Contributed by Gerold Hübner, whom I met when I was photographing this section of the wall in the Microsoft Conference Center in Redmond, Washington.

What does it mean to me as a German citizen standing right next to a real piece of the Berlin Wall here in the United States? Spontaneously there are mixed feelings. I was fortunate having had the chance to grow up in west Germany. So the Wall did not have as much impact on my life as it would have had if I lived in the former east Germany or east Berlin.

 

I had the freedom to travel anywhere where I wanted even though my limited revenues prevented me from going everywhere, unfortunately. But I cannot complain: I wanted to be a foreign exchange student in the US. And I really ended up as one in Mesa, Arizona, where graduated from high school in 1978.

 

Standing here next to the Wall it reminds me that my fellow citizens from east Germany back then have not had this privilege of freedom.  It reminds me that the Wall was an unnatural barrier that prevented me, my sister and my brother from getting to know our uncles and cousins who lived behind the curtain. I remember my mother sending them packages with stuff that typically was not readily available in east Germany, e. g. good coffee, candy or modern clothes. I met my uncle only once, when he was allowed to travel to my grandmother’s funeral – without his wife and kids, who had to stay in east Germany to make sure he returned.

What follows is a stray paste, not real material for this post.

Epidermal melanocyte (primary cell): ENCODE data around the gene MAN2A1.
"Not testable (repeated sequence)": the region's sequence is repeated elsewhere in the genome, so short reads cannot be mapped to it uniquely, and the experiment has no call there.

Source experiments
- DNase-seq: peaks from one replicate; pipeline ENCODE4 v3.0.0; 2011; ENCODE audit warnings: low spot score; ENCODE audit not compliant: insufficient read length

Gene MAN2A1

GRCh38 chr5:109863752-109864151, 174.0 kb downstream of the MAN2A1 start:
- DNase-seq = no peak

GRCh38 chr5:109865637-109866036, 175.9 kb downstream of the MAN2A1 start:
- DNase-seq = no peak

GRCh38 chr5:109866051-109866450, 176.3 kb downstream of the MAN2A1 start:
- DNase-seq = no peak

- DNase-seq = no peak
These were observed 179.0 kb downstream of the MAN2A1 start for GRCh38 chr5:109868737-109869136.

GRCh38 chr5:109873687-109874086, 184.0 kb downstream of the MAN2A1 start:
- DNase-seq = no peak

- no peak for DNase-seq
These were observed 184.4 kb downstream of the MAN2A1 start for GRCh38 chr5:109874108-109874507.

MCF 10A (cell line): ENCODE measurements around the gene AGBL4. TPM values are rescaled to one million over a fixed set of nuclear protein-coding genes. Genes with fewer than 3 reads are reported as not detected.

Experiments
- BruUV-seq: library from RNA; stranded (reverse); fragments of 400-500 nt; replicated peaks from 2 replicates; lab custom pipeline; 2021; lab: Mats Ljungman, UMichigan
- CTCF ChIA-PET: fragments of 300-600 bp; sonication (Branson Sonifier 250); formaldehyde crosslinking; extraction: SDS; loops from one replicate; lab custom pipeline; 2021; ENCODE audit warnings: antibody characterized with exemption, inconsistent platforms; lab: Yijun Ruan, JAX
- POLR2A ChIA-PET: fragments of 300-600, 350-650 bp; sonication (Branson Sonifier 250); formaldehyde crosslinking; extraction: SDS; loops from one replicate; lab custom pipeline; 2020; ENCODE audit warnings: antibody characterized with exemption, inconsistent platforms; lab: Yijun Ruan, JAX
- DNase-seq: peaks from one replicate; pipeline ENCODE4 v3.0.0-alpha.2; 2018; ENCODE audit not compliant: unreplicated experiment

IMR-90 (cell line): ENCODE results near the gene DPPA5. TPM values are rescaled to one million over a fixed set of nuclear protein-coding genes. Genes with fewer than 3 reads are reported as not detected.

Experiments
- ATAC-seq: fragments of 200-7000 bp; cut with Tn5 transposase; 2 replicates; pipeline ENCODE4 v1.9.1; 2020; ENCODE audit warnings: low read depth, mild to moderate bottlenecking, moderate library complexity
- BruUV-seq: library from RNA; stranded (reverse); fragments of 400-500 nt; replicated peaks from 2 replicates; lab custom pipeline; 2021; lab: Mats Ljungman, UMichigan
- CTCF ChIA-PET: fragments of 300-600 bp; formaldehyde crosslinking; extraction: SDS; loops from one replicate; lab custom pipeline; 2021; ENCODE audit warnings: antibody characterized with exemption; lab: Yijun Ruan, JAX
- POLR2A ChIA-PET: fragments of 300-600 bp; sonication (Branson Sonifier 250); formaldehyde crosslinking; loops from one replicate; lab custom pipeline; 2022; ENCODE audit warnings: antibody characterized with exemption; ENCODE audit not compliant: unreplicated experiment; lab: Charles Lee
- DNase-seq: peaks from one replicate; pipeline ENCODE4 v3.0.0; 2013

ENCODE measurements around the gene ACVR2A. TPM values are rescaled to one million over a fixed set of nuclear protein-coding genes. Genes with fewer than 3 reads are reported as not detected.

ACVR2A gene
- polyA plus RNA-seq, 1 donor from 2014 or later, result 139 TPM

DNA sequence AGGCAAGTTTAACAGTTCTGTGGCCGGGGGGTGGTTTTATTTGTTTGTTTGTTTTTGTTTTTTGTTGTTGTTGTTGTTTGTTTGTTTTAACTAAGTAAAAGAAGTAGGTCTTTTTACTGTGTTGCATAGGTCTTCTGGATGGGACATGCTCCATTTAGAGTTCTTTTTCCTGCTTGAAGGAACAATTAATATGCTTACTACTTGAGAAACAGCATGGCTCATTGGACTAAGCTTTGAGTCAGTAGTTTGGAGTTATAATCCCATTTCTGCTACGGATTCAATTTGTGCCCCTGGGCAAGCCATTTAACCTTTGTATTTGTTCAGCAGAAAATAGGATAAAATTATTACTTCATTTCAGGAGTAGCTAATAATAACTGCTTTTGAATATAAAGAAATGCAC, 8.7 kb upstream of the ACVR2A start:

Back then and even shortly until the Wall came down it was very hard to believe that Germany would be re-united again some time. When it happened it took a while to realize this is for real. It felt good though. The east German Government kept its citizens like prisoners in our own country. A state like that does not deserve to exist. The day the Wall fell was a very happy day for me and everybody I know. There was some uncertainty during the first weeks after the Wall come open about how the other western countries would react to unified and potentially stronger Germany in the center of Europe. However, the was overwhelmingly large support for the German re-unification from all over that made me quite optimistic very soon.

 

The Wall is a piece of German history. One we would have liked to miss! It feels good and right that it is gone now. And when you are in Berlin looking for rests of the Wall you’ll have a very hard time finding some. It’s easier here in Redmond!